zinnia flowers

Consuming the wrong plants is one of the most common reasons cats head to the emergency veterinarian. As every cat parent knows, prevention always beats the worry and concern of having to take your cat in for an emergency veterinarian visit. So, what about zinnias? Are these delicate yet hardy, colorful flowers okay to include in your cat-friendly garden? The answer is an unequivocal yes! Zinnias are non-toxic for cats and dogs, and these gorgeous plants are even safe to have around children, making them excellent choices to spruce up indoor spaces or outdoor gardens.

Are There Plants That Are Toxic to Cats?

Yes. There’s a long list of plants that are highly toxic to cats; the most notorious are lilies, mistletoe, holly, and daffodils. All of which can cause serious illness or death if consumed even in small quantities. Lillies are so problematic the FDA has published a warning advising cat parents about the serious dangers the beautiful white flowers pose to cats. Eating only two or three leaves can cause liver failure and eventually death in some cats. Other common but very toxic plants include sago palms, azaleas, and tulips.

a cat that feels sick and seems to vomit
Image courtesy of Shutterstock

What Are Some Feline-Friendly Alternatives?

There several cat-friendly alternatives that add color to your space while keeping your feline safe. Some popular options include African violets, spider plants, bird’s nest ferns, and haworthia. When it comes to cat-safe outdoor choices, you can’t go wrong with sunflowers, roses, blue mist shrubs, crape myrtles, and petunias. If you’re interested in growing herbs and vegetables, you can try sage, pumpkins, cucumbers, squash, and cilantro. Also, it never hurts to plant cat grass or catnip so you can provide a pesticide-free treat you’ve grown with love for your furry companion.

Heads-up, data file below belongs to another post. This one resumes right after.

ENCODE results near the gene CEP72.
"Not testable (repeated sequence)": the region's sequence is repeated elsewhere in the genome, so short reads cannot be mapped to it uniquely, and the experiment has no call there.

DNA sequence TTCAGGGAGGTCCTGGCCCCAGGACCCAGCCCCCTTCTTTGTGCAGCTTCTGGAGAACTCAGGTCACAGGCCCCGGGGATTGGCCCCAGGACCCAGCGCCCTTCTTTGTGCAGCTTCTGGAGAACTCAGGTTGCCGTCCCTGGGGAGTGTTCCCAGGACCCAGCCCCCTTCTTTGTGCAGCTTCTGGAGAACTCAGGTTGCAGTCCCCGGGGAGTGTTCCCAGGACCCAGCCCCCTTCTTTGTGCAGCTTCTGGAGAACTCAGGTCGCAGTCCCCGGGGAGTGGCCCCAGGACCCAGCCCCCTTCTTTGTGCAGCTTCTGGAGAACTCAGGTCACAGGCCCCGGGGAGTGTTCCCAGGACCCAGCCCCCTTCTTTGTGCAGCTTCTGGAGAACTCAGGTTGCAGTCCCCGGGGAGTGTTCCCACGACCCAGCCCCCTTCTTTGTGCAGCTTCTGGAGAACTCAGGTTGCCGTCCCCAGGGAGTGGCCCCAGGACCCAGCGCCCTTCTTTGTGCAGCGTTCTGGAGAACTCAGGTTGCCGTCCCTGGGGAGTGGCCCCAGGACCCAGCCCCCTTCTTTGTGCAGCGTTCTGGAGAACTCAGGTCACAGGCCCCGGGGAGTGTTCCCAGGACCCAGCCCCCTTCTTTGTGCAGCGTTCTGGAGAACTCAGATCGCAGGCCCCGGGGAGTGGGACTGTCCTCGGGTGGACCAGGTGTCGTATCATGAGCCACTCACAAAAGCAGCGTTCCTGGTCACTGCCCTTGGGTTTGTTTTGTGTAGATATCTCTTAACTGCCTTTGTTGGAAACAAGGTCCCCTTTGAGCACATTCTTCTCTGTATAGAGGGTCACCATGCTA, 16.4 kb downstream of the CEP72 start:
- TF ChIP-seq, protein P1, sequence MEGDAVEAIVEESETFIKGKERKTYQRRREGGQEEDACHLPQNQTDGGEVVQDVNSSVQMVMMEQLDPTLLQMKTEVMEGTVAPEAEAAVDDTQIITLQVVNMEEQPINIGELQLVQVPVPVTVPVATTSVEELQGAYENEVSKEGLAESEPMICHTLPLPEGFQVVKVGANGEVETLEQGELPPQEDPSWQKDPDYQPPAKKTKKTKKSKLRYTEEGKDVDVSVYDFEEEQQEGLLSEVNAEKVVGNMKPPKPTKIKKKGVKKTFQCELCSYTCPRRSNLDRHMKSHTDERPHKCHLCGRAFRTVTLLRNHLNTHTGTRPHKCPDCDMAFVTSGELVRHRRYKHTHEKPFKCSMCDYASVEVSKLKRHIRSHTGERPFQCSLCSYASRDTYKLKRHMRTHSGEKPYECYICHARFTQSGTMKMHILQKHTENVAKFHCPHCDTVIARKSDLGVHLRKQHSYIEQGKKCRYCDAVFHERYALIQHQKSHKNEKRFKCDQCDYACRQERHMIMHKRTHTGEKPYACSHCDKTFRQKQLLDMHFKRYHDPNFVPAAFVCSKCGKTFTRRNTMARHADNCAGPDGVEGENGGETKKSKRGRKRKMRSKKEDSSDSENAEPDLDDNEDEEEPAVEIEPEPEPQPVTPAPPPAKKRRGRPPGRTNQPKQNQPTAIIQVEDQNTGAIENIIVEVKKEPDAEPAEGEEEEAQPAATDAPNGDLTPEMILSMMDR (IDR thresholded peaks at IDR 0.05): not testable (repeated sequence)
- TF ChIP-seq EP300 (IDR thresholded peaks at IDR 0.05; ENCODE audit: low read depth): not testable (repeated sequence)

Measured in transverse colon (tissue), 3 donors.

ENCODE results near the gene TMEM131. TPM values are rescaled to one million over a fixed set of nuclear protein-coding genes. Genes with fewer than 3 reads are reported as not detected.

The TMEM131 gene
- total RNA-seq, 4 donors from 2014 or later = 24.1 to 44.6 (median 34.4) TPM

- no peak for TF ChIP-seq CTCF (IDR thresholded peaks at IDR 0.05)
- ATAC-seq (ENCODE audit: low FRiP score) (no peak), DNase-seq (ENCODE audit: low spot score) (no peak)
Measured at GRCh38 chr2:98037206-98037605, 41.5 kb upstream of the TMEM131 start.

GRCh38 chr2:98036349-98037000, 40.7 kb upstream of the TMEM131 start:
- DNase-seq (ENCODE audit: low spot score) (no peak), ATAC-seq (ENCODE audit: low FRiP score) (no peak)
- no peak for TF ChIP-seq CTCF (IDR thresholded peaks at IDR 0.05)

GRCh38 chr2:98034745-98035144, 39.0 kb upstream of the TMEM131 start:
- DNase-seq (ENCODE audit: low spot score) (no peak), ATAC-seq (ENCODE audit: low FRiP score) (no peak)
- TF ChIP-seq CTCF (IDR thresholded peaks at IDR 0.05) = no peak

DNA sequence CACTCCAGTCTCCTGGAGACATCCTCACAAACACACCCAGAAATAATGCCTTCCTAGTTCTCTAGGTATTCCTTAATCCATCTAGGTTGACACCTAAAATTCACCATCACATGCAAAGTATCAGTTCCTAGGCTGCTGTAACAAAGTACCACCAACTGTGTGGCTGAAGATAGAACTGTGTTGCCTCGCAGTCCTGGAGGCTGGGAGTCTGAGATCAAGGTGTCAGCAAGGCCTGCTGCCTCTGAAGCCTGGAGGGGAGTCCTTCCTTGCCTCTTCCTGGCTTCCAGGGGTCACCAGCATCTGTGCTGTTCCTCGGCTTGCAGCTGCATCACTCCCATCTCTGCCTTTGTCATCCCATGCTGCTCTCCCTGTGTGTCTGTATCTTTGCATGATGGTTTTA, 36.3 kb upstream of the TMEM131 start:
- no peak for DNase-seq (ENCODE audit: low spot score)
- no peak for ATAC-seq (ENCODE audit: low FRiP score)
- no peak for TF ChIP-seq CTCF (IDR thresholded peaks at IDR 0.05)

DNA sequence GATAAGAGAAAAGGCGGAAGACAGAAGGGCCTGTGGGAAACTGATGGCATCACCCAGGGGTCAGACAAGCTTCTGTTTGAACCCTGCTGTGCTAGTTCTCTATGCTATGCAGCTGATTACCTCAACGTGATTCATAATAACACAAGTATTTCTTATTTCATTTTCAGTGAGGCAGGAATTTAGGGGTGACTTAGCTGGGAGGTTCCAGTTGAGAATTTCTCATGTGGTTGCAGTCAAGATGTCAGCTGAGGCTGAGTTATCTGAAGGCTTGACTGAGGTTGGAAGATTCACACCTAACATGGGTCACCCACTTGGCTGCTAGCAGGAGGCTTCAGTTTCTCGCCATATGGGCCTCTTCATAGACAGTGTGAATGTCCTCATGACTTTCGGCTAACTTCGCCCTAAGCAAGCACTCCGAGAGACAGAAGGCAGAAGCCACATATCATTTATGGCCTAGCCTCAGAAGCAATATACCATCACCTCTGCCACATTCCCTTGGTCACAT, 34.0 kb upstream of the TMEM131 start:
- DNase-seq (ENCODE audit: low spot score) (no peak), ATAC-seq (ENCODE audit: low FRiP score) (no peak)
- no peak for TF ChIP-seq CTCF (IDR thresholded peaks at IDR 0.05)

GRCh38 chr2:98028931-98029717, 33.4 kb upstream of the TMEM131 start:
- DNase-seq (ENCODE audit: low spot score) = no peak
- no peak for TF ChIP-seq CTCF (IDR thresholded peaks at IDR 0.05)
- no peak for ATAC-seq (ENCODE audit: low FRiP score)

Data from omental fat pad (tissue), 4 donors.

What Are Some Signs A Cat Has Ingested Something Toxic?

While the specific symptoms will vary depending on the type of plant, the quantity consumed, and the toxicity of the species, possible symptoms include vomiting, diarrhea, and lethargy. Sometimes a cat will also get pale gums, drink more frequently, and urinate more after eating a poisonous plant. Other symptoms to keep an eye out for include nervousness and tremors.

Final Thoughts

It’s often difficult to tell if your cat is not feeling well or if they’ve gotten into something poisonous based on behavior alone. If your cat starts vomiting or acting sick, you should consider that your cat got into something toxic. To be safe, move your cat away from the problematic substance and call your vet.

Featured Image Credit: Pixabay